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Swayze's dance card is plenty full these days

The 'Ghost' star, who raises horses on his ranch, returns to TV in 'King Solomon's Mines' and has other films in the works.

June 06, 2004|Karl J. Paloucek | Special to The Times

It's been a long time since Patrick Swayze has done anything major for television.

Not since 1985's "North and South," in fact.

But the star of "Dirty Dancing" and "Ghost" is coming back to take on an entirely different sort of role in Hallmark Channel's lavish adaptation of H. Rider Haggard's "King Solomon's Mines," premiering Saturday.

The story pits Allan Quatermain (Swayze) against the dangers of the African wild as he goes on a commissioned hunt for a well-to-do woman's father, who has disappeared during a search for the legendary lost mines of King Solomon.

To those who know Swayze only from his more "sensitive" films, "King Solomon's Mines" is a jarring shift. But Swayze swiftly insists that the Quatermain character is as close to the real Patrick as we've ever seen on-screen.

"I feel it's completely and totally who I am," he says. All the horseback riding and most of the stunts Swayze easily handled himself. "For me, doing Quatermain was like coming home. ... I live this kind of life. I live on a horse [ranch] in the mountains. I raise Egyptian Arabian horses and cattle in the timber farm; I'm a wildlife [preservationist]; I'm a battler of poachers. It was quite interesting for me."

The film, shot on location in South Africa, is beautiful to look at, alive with arresting landscapes and exotic animal life.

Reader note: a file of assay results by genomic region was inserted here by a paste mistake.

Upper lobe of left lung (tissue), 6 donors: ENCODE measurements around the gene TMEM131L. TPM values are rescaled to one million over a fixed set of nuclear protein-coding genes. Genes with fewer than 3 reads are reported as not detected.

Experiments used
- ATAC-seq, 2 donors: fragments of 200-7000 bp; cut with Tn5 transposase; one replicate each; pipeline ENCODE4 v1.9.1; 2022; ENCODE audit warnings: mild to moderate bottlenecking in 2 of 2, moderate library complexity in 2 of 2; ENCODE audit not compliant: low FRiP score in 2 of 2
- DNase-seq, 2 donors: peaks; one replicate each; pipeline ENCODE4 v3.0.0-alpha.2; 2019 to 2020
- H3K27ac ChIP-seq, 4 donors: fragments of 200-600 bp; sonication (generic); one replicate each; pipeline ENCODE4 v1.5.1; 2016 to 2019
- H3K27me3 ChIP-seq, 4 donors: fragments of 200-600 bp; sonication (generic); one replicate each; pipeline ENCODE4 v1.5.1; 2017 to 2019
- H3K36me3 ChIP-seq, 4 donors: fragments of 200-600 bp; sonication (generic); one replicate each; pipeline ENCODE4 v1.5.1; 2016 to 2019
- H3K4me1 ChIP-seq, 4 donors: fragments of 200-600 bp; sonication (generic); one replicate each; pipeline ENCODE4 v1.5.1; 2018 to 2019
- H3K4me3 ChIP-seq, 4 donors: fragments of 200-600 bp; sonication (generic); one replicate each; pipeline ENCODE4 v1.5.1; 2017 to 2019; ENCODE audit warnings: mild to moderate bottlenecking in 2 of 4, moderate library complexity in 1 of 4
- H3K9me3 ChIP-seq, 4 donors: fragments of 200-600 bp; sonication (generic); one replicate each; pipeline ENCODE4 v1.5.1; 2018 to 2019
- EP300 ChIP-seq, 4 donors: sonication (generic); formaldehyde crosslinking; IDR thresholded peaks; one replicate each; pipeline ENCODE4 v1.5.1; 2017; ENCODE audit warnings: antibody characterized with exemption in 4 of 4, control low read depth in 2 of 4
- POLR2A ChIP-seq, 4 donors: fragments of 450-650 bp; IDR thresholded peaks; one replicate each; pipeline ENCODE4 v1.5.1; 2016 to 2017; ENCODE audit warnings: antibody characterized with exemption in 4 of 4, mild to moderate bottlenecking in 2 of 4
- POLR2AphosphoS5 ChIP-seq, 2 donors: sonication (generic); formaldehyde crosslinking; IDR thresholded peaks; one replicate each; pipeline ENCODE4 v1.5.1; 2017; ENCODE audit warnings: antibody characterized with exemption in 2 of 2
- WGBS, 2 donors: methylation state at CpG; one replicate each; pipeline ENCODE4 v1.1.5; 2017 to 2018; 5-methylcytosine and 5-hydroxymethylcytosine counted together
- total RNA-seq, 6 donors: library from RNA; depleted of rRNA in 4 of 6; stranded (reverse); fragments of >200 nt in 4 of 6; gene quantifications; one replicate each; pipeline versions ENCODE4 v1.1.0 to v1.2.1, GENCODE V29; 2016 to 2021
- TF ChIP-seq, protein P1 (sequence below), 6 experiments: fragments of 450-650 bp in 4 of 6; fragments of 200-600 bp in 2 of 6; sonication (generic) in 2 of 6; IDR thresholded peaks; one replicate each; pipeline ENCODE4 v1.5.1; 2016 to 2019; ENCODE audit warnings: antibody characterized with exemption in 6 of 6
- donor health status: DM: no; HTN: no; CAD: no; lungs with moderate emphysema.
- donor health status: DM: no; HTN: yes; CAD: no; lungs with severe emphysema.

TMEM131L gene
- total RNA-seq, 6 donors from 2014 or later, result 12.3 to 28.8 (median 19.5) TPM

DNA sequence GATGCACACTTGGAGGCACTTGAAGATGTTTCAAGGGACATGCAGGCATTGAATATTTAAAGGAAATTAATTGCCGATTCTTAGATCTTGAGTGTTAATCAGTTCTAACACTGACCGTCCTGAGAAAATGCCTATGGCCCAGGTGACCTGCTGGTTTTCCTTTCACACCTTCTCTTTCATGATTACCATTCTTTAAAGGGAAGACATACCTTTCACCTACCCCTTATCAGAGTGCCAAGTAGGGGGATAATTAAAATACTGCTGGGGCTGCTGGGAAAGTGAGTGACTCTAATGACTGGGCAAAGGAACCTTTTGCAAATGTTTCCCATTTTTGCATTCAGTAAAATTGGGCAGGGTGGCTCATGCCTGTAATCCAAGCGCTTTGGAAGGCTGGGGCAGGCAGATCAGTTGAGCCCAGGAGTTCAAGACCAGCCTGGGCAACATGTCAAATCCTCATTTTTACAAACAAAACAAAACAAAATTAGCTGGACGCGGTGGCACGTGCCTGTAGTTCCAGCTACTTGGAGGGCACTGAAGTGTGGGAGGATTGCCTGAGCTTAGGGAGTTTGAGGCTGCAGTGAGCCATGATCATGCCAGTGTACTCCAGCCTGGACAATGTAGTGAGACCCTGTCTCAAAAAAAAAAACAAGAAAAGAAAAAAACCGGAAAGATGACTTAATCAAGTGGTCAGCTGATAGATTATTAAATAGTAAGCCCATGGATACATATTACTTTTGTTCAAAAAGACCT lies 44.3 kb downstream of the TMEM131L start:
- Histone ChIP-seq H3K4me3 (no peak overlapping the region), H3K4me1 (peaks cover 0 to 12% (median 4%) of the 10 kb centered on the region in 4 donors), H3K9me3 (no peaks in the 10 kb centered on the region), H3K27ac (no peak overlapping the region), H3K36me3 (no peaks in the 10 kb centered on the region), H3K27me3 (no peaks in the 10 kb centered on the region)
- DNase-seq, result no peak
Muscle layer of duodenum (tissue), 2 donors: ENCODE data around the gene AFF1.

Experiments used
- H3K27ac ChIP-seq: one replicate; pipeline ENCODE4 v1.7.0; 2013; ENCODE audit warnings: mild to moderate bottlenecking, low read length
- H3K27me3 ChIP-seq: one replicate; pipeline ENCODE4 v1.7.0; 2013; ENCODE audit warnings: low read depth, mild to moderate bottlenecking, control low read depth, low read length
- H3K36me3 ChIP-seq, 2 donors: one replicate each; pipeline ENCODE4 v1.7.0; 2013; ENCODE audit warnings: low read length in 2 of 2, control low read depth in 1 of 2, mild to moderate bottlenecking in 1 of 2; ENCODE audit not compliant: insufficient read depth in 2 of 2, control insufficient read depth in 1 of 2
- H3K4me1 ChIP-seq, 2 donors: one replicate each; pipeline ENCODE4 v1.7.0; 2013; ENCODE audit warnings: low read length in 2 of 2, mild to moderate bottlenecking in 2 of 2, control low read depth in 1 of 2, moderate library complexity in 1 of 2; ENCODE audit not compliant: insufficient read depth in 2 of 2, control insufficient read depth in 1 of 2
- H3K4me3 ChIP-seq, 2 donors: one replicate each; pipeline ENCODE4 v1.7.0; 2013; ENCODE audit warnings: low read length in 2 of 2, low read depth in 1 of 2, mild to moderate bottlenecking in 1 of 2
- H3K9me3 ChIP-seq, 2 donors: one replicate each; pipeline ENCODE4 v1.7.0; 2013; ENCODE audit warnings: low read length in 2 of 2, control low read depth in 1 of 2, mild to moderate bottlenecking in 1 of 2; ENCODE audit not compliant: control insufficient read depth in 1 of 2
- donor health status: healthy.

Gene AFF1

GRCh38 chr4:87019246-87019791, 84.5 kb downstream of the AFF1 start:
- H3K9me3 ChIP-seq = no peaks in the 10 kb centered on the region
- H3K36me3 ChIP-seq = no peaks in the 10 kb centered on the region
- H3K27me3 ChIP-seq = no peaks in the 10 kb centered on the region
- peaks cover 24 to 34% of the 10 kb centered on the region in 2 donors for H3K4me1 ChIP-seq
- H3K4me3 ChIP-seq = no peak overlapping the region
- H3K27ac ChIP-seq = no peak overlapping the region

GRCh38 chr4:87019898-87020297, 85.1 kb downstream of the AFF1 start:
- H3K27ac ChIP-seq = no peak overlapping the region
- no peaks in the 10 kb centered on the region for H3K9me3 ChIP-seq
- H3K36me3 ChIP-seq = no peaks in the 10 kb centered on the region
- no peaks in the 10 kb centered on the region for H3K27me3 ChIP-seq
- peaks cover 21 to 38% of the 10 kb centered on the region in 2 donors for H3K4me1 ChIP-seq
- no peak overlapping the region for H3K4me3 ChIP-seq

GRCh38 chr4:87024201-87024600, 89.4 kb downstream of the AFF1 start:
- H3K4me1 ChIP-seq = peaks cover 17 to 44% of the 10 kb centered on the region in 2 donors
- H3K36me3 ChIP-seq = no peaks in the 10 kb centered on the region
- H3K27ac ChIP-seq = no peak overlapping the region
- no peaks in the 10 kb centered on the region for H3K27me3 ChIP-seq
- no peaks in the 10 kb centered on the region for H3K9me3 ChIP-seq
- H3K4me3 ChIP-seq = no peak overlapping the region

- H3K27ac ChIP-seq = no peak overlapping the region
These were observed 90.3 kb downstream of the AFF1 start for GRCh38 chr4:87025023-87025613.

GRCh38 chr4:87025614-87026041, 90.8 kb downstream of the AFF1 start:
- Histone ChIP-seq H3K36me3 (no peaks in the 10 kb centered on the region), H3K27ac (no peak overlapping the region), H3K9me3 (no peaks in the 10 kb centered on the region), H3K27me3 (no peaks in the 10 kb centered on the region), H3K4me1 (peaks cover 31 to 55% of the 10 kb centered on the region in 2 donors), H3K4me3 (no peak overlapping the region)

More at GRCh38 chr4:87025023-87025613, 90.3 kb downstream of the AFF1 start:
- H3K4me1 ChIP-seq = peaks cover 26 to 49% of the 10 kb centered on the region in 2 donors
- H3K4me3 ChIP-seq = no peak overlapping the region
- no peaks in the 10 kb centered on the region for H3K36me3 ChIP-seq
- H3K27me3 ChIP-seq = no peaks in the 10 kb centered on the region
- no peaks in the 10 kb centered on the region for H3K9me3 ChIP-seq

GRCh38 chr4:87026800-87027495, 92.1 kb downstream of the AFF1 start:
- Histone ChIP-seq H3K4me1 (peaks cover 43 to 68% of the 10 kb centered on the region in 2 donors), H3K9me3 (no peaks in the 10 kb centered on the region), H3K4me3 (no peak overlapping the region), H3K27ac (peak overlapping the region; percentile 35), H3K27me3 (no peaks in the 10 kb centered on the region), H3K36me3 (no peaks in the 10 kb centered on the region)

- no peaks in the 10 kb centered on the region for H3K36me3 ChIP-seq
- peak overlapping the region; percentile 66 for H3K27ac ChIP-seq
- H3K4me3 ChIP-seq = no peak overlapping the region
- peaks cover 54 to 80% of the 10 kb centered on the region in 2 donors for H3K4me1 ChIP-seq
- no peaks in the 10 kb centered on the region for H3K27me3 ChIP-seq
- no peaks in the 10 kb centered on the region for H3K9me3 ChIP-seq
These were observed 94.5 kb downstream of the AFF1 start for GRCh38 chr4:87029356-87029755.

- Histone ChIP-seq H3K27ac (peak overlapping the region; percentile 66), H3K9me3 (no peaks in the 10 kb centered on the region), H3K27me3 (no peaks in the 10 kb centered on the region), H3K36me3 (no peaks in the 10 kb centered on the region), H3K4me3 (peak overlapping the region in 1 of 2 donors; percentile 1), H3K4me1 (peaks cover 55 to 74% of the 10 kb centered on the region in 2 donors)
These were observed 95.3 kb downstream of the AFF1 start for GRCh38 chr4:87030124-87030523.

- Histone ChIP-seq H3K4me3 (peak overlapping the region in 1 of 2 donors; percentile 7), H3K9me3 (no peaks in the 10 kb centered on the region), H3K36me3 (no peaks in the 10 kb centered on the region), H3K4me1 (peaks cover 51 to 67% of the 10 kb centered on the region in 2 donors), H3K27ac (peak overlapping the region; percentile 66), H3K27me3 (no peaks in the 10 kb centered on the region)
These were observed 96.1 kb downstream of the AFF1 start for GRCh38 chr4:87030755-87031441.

Getting away from Western comforts was crucial to the 52-year-old actor, but not the best part of the adventure. "The people really affected me. How simple and honest things could be," he says. "We kind of get ruined in the Western world of thinking that the brass ring is what's important, when it's very simple things in life that are important -- like hanging on to faith and hope."

Africa may have felt like home for Swayze, but lately he's been getting back to his own roots. He's managing the upcoming release of "One Last Dance," a film that put him and his wife, Lisa Niemi, back on their feet. "One Last Dance" is based on a play they wrote together 18 years ago, and represents "a bigger level of dance" than he's ever done, he says. "I had to turn back into a contemporary, classical ballet dancer again."

Swayze has come a long way since his "Dirty Dancing" days, and even though he appeared in the recent "Dirty Dancing: Havana Nights," he still regrets that a proper sequel was never developed. "I turned down 'Dirty Dancing II' a bunch of times. I mean, to tell you honestly, it will always be a disappointment to me that we didn't come up with the right venue. But it still didn't stop me from being supportive of the concept."

For now, Swayze has his hands full. Between managing the release of "One Last Dance" and getting reacquainted with his musical side, he's working on a documentary series inspired by his time in the African bush.

"Out of this experience was born an idea for a global conservation documentary series that is turning huge. I've got some of the leading paleoanthropological scientists in the world coming on my team, and award-winning wildlife documentarians."

Asked what he does in his spare time, Swayze says he doesn't allow himself any. "Playing this game of rancher and wildlife conservationist, and musician and actor, director and producer," he muses. "I feel like I wasted time with stardom back in the '80s. ... Now I want it all. I want to do as much as I can."

Karl J. Paloucek writes for Tribune Media Services.

"King Solomon's Mines" airs Saturday at 5 and 9 p.m. on the Hallmark Channel and is rated TV-PG (may be unsuitable for young children).

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